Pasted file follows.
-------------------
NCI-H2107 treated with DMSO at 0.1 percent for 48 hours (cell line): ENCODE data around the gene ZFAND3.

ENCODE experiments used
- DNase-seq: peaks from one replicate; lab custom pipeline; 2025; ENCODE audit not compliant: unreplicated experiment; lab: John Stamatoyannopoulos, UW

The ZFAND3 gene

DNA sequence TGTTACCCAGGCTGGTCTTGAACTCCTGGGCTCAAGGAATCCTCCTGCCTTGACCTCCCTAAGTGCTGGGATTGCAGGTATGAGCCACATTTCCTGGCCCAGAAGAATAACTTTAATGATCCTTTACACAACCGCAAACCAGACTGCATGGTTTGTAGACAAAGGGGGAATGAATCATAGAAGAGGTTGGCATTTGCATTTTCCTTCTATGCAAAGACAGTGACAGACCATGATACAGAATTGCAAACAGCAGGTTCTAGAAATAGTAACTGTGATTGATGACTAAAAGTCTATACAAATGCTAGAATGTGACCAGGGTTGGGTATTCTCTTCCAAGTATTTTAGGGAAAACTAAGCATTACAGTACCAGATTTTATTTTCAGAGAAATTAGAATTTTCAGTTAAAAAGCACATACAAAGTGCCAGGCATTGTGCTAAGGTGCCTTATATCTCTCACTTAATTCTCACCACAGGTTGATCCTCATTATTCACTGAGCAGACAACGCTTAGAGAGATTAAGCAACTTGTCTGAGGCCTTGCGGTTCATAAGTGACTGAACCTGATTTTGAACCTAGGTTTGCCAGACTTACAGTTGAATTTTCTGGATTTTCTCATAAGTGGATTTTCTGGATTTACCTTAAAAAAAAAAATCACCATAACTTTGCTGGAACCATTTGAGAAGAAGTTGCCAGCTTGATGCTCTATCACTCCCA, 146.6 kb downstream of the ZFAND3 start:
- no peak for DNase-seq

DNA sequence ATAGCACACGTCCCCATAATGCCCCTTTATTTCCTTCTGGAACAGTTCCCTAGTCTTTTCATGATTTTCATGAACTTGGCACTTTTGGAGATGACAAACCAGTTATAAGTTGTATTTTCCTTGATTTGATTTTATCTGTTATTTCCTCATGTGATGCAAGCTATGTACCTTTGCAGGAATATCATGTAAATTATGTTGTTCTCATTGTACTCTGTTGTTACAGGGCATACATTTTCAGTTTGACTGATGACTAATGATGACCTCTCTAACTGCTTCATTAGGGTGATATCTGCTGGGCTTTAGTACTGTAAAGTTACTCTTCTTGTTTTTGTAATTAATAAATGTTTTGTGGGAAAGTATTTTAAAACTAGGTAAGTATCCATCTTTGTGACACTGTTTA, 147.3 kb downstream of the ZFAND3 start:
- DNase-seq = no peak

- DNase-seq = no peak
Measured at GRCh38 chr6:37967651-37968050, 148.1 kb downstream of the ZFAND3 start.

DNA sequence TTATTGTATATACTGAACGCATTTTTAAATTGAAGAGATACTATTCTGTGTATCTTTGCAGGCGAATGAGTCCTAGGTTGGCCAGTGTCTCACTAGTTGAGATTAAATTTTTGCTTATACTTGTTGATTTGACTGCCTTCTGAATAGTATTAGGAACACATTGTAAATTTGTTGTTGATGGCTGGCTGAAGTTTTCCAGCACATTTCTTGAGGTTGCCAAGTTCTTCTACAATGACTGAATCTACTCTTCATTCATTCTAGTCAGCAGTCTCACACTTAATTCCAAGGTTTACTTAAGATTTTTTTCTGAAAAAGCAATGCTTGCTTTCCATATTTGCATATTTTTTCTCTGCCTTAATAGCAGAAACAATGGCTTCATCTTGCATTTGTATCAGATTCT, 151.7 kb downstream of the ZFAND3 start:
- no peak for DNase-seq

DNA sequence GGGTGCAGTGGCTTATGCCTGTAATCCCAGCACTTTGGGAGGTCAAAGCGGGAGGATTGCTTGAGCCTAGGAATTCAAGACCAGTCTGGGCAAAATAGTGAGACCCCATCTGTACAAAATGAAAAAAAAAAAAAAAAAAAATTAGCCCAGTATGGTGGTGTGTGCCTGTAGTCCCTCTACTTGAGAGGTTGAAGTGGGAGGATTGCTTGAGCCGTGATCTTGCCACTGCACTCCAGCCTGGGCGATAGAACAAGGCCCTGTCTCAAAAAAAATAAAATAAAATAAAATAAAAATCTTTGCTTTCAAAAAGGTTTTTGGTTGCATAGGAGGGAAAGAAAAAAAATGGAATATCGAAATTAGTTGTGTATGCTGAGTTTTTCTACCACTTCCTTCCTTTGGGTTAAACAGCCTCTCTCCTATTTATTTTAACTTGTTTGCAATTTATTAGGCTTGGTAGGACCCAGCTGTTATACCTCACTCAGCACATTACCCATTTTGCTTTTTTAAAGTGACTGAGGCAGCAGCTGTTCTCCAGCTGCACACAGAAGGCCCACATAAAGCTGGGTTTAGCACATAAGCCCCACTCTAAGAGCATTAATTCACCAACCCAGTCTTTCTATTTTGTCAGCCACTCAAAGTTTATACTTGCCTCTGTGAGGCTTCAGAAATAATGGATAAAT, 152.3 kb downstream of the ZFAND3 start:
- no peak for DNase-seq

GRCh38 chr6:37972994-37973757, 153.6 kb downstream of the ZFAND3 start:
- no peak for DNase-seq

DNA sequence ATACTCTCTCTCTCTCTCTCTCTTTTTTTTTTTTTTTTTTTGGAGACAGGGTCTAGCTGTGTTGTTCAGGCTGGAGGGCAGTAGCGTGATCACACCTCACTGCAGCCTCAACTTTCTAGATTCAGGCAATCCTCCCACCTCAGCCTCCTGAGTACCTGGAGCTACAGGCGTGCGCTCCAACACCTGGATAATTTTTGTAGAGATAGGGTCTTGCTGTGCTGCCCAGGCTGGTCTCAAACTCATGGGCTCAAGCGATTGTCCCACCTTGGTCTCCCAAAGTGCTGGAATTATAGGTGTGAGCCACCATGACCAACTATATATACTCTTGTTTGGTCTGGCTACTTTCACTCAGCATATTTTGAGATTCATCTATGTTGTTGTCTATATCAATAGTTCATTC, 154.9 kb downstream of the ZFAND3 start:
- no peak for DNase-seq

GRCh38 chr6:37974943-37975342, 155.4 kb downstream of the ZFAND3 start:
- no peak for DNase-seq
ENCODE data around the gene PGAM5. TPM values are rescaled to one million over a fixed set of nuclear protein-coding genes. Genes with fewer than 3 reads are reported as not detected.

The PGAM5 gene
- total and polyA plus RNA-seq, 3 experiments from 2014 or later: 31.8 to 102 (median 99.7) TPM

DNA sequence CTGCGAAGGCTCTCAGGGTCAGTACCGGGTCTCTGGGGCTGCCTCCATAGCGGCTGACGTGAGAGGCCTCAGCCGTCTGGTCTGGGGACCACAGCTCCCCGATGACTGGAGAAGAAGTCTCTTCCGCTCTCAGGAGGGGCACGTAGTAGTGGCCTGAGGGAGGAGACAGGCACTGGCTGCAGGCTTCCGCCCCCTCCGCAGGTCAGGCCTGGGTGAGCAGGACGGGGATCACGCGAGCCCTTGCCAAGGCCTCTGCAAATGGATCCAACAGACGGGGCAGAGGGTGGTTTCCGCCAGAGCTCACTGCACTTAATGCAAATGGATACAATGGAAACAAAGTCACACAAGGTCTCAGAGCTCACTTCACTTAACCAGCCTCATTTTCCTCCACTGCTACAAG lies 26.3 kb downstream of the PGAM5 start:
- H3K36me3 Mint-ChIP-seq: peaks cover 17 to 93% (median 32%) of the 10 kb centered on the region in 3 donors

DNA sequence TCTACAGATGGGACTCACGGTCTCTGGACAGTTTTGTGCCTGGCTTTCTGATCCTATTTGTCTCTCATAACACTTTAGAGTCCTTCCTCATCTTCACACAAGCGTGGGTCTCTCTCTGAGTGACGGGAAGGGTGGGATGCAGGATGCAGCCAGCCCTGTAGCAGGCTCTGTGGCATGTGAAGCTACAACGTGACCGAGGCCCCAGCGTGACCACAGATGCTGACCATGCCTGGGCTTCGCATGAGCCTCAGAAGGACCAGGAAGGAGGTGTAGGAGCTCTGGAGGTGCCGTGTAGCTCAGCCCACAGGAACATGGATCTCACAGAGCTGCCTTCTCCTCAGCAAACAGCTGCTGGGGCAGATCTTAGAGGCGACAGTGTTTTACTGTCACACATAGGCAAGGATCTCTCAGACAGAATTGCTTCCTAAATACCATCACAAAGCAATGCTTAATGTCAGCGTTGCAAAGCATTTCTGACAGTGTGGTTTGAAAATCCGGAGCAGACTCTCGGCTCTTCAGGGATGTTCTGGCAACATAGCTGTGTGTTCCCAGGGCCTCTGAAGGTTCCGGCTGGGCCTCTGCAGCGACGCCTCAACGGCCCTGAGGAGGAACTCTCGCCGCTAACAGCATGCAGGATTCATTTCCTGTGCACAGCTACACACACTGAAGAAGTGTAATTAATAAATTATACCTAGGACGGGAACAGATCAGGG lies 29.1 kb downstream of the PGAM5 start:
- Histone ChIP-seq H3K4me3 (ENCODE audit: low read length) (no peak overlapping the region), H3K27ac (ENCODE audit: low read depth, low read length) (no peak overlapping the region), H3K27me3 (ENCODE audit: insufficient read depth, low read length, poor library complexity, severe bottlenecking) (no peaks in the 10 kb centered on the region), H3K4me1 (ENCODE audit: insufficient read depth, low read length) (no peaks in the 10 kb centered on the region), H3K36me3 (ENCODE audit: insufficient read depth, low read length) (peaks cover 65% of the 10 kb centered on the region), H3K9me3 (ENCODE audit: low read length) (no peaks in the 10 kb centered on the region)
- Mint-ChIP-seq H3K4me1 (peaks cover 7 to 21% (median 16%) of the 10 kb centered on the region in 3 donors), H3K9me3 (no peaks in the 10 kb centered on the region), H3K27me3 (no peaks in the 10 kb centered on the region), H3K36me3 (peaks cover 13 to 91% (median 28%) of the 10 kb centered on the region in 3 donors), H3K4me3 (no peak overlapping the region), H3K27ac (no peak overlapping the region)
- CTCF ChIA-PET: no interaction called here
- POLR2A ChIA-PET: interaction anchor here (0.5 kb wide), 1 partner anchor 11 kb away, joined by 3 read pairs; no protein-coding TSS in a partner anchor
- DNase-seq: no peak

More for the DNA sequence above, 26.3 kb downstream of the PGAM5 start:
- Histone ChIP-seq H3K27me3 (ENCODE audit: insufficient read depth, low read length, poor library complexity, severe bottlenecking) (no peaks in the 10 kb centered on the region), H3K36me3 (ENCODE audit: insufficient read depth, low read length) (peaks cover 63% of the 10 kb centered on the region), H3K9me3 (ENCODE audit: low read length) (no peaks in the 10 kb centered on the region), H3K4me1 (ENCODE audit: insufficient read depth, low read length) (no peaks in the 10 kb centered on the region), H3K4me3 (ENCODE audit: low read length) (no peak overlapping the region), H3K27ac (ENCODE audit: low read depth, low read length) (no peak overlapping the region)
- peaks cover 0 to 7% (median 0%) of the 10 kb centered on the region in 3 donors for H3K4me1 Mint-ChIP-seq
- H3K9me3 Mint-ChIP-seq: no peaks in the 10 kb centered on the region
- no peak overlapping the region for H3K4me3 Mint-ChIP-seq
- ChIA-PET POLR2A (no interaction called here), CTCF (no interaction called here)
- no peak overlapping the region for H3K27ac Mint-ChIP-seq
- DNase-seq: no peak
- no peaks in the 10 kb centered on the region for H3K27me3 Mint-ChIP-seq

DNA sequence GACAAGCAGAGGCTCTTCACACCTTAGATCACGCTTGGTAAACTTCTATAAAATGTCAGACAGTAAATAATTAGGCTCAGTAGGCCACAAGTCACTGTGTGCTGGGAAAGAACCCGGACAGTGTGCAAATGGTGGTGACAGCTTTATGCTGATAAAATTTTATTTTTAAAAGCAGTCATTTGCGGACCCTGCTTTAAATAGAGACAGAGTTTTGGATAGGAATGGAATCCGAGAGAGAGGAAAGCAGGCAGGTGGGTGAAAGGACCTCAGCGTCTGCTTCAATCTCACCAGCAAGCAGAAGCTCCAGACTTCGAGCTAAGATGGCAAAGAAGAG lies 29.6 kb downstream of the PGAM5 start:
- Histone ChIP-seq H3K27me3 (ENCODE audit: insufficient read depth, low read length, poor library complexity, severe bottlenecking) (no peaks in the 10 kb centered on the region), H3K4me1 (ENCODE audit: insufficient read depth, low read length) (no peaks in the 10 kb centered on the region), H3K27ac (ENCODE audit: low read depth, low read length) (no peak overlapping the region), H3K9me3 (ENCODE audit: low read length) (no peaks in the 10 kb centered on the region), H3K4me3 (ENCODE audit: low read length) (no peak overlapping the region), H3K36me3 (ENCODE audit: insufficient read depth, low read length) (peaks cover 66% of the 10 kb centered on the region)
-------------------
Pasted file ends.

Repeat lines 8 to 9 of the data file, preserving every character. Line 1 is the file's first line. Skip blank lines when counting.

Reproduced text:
- DNase-seq = no peak

- DNase-seq = no peak